More than 60 employers visited Rochester Business Alliance headquarters earlier this month for a candid conversation with New York State Assembly Majority Leader Joe Morelle. While discussion was open to any topic related to the current legislative session in Albany and concerns of local business, most of the talk focused on New York’s Wage Theft Prevention Act of 2010.

Rochester Business Alliance has repeatedly expressed support for legislation that would amend the Wage Theft Prevention Act to repeal New York State’s annual notification provision for employers. Under the current Wage Theft Prevention Act, private sector employers are required to provide a written pay notice to all employees in New York on an annual basis. In addition, a written acknowledgement of the receipt of this notice must be obtained from employees and maintained for six years.

The annual notification requirement imposes substantial administrative costs on every private sector employer in New York with little, if any, additional benefit. Although wage compliance is only an issue for a very small percentage of employers, this law penalizes all employers throughout the state and does little to improve overall compliance by those that are in violation. In addition, the information required on the annual pay notice is the same information that is already included on paycheck stubs. Repealing the annual notice requirement of the Wage Theft Prevention Act will not change the law’s most significant reforms intended to assure payment of all wages earned by employees.

At the RBA conversation with Assembly Majority Leader Morelle, Dr. Pepper Snapple Group Human Resources Regional Manager Toni Zeiser said, “New York State is putting an undue burden on employers. The Wage Theft Prevention Act costs a lot of extra clerical and administrative time. We already have mechanisms in place in New York that address any issues that employees may have with their pay. Employers are moving their businesses out of New York because of extra burdens like this.”

Center for Disability Rights Assistant Director of Human Resources Ralph LeMoyne added, “To have to go through this annual notification is very burdensome, especially for an agency like ours. We’re a non-profit and most of our employees are off-site and work in our consumers’ homes. We probably have less than 50 percent of the notifications returned to us because they pay no attention to it. We’d like to see that annual requirement go away.”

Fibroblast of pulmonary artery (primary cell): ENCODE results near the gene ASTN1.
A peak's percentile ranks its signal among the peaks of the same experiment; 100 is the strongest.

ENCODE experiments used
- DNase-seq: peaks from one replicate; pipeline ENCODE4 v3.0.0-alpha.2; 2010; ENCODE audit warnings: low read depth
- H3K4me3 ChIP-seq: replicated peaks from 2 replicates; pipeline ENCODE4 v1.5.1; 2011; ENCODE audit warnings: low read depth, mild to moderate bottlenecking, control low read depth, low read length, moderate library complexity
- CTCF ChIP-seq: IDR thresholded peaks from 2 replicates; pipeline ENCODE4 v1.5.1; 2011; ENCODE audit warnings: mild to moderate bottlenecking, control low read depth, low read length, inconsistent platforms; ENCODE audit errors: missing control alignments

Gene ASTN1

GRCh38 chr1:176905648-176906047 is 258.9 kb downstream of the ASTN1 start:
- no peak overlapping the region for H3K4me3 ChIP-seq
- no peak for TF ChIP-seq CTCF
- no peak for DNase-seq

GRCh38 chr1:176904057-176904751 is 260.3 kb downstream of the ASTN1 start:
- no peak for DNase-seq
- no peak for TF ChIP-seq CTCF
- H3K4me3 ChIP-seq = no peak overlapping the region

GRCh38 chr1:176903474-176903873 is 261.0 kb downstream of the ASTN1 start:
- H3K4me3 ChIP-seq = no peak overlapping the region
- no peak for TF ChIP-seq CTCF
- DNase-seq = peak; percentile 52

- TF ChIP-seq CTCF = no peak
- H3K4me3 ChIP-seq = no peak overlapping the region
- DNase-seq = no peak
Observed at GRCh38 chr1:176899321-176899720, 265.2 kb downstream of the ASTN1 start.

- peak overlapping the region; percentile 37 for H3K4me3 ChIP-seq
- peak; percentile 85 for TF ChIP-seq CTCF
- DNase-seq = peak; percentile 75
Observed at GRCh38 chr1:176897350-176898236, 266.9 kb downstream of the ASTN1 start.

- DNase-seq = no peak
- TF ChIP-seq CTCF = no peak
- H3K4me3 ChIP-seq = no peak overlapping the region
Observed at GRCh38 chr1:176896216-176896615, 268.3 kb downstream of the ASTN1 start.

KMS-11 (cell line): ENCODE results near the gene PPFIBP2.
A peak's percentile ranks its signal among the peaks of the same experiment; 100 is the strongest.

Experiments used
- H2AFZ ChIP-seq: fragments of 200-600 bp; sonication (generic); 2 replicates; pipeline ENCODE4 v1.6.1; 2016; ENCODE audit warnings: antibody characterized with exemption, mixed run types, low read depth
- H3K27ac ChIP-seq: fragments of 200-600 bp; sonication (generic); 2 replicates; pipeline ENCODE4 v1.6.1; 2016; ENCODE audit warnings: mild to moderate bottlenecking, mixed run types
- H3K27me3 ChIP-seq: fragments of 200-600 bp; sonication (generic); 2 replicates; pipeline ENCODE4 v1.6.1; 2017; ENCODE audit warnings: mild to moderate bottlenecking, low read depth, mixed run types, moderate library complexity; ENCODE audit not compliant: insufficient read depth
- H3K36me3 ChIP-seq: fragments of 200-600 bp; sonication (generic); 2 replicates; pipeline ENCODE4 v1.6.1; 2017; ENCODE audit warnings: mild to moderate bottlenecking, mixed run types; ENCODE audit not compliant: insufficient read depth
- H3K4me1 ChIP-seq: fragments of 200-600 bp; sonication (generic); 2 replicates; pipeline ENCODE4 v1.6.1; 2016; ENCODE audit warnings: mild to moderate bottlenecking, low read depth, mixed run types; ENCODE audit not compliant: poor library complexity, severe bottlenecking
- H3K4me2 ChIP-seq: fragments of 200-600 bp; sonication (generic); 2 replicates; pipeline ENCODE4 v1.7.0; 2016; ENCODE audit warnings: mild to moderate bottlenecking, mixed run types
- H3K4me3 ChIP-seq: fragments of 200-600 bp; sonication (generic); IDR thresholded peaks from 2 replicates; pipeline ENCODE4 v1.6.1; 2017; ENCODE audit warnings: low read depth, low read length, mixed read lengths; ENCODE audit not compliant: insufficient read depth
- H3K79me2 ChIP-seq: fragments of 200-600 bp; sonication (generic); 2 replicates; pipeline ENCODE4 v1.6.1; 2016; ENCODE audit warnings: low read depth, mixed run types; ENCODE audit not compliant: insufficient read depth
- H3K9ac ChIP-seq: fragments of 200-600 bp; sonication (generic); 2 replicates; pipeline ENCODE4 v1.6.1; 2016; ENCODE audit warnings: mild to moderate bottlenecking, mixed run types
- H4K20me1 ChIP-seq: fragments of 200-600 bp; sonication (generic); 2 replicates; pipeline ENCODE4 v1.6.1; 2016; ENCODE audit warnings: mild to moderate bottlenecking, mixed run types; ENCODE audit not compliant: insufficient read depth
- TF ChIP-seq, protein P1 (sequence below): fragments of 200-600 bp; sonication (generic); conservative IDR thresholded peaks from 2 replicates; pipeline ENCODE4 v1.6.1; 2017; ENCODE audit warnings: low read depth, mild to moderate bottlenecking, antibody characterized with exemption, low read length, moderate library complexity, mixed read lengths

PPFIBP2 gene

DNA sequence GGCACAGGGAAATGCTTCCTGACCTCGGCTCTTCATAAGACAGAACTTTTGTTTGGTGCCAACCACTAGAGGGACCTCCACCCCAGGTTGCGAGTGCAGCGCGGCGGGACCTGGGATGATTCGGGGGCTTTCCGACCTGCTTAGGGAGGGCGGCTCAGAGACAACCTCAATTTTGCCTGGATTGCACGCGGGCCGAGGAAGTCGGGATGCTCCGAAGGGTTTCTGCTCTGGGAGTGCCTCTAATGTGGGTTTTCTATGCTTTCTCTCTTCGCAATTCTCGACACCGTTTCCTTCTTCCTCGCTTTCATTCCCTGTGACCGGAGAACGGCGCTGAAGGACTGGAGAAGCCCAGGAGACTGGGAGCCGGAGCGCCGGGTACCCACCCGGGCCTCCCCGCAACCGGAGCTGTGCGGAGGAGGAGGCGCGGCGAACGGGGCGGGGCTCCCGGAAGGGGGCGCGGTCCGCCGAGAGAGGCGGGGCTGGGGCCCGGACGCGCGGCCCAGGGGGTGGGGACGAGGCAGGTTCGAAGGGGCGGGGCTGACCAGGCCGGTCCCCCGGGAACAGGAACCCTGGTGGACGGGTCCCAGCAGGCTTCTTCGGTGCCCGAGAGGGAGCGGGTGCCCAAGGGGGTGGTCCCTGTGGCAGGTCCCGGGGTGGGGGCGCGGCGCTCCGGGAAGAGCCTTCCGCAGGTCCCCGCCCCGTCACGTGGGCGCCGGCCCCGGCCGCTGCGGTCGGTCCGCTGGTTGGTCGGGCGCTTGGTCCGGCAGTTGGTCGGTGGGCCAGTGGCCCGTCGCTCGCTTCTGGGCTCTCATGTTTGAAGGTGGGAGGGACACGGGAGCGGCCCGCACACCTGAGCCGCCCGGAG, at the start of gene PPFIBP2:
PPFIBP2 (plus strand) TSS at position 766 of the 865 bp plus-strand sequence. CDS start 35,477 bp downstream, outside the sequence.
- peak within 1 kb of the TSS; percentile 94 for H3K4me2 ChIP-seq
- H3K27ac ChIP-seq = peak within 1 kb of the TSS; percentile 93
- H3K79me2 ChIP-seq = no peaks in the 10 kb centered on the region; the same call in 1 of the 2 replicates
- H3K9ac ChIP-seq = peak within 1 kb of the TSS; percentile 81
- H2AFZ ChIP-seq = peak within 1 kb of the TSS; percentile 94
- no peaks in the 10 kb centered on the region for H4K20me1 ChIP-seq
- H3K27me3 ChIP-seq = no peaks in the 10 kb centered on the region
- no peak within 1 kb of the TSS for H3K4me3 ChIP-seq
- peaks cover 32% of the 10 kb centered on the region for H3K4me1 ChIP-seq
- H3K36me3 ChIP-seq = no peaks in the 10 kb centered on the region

YMCA of Greater Rochester Vice President of Human Resources Fernan R. Cepero detailed the expense of the Wage Theft Prevention Act’s annual notification requirement. Cepero said, “It costs us $27,000 a year to manage the whole process between labor time, trying to track down employees to sign the form, and setting up file storage and retrieval. In the end, it’s a waste of time, money, and effort.”

Last year, the New York State Senate voted to repeal the annual notification requirement, but the Assembly failed to take action. The repeal bill has been reintroduced this legislative session.

At the RBA conversation, Assembly Majority Leader Morelle said, “I’m hopeful that we’ll be able to go back in the last few weeks of session and make some adjustments that will not only meet the original goals of the legislation that were intended, but also free people up from the administrative nightmare associated with trying to comply with a law that in most cases probably isn’t necessary, at least the notification provision of it. I don’t think we need to repeal it, but I certainly think some amendments to the law are in order.”

Onerous regulations already make it difficult to do business in New York. The unnecessary Wage Theft Prevention Act annual notification mandate only serves to further harm the job creators of our state.

There is a way for employers to take action. Let the New York State legislature know that the Wage Theft Prevention Act annual notification mandate is bad for business by sending them a note through the Rochester Business Alliance Voice of the Voter portal or contacting RBA Vice President of Public Policy and Advocacy Chris Wiest at or (585) 256-4626.